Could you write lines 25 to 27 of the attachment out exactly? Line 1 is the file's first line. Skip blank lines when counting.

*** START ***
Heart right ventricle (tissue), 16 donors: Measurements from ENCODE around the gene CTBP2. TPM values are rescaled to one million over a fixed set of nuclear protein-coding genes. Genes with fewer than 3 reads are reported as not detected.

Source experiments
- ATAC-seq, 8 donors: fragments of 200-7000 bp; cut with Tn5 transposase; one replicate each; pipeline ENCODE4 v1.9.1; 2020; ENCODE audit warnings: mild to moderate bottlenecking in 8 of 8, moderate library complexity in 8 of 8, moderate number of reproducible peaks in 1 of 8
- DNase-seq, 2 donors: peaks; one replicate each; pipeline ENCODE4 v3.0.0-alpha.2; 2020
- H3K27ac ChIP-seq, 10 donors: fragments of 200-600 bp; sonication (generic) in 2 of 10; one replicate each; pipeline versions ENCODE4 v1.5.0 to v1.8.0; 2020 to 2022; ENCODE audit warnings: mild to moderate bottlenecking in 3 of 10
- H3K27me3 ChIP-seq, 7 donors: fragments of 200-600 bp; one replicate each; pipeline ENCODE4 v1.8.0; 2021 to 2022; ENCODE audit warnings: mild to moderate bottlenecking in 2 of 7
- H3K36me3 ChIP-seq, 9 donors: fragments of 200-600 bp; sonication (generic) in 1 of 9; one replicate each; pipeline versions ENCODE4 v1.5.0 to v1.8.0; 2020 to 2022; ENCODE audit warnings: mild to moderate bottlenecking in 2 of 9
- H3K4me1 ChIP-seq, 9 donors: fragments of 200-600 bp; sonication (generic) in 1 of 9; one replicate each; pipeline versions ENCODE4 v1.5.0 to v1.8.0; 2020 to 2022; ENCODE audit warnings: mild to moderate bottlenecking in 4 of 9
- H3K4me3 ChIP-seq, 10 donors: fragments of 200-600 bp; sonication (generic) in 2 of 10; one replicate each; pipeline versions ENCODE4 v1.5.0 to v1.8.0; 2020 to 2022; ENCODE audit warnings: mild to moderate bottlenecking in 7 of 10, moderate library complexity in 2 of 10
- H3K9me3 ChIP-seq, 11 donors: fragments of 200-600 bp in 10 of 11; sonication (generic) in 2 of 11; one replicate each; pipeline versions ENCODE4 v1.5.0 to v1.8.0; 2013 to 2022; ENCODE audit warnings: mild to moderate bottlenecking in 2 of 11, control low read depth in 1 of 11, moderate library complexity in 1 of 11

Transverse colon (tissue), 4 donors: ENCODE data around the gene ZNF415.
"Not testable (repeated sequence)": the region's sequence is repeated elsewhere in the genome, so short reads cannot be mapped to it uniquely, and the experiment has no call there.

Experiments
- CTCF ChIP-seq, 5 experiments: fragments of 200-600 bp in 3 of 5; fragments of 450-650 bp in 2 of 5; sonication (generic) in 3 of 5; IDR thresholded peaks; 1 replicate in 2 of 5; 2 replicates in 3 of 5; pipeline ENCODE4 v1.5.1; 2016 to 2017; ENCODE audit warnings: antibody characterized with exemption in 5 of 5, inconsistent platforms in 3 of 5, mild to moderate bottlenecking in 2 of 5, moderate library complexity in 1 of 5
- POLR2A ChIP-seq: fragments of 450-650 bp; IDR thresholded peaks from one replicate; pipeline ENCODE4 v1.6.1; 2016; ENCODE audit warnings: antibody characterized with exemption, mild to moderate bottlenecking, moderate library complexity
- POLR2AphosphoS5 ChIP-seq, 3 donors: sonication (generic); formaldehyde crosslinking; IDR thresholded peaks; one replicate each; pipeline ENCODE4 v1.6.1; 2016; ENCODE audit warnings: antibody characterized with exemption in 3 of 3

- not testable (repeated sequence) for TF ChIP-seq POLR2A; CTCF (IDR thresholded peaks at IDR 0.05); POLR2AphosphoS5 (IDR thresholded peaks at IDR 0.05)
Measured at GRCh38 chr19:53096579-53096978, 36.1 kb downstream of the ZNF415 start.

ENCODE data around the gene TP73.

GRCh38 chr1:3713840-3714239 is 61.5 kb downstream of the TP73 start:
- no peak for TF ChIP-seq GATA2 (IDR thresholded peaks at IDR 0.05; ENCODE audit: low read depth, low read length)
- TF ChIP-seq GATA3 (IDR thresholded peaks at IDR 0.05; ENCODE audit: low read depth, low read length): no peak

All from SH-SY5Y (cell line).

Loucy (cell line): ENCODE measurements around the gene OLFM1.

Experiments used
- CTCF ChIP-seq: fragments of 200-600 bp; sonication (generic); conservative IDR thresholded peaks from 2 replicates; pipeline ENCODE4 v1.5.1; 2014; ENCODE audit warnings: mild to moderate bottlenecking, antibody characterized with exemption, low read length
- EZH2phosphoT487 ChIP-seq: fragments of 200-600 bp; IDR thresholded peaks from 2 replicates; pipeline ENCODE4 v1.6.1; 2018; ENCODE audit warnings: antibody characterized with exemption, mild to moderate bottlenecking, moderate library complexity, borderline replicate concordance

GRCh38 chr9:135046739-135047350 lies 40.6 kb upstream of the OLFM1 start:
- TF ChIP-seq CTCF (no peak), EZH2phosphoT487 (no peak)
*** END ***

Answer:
Experiments used
- CTCF ChIP-seq: fragments of 200-600 bp; sonication (generic); conservative IDR thresholded peaks from 2 replicates; pipeline ENCODE4 v1.5.1; 2014; ENCODE audit warnings: mild to moderate bottlenecking, antibody characterized with exemption, low read length
- EZH2phosphoT487 ChIP-seq: fragments of 200-600 bp; IDR thresholded peaks from 2 replicates; pipeline ENCODE4 v1.6.1; 2018; ENCODE audit warnings: antibody characterized with exemption, mild to moderate bottlenecking, moderate library complexity, borderline replicate concordance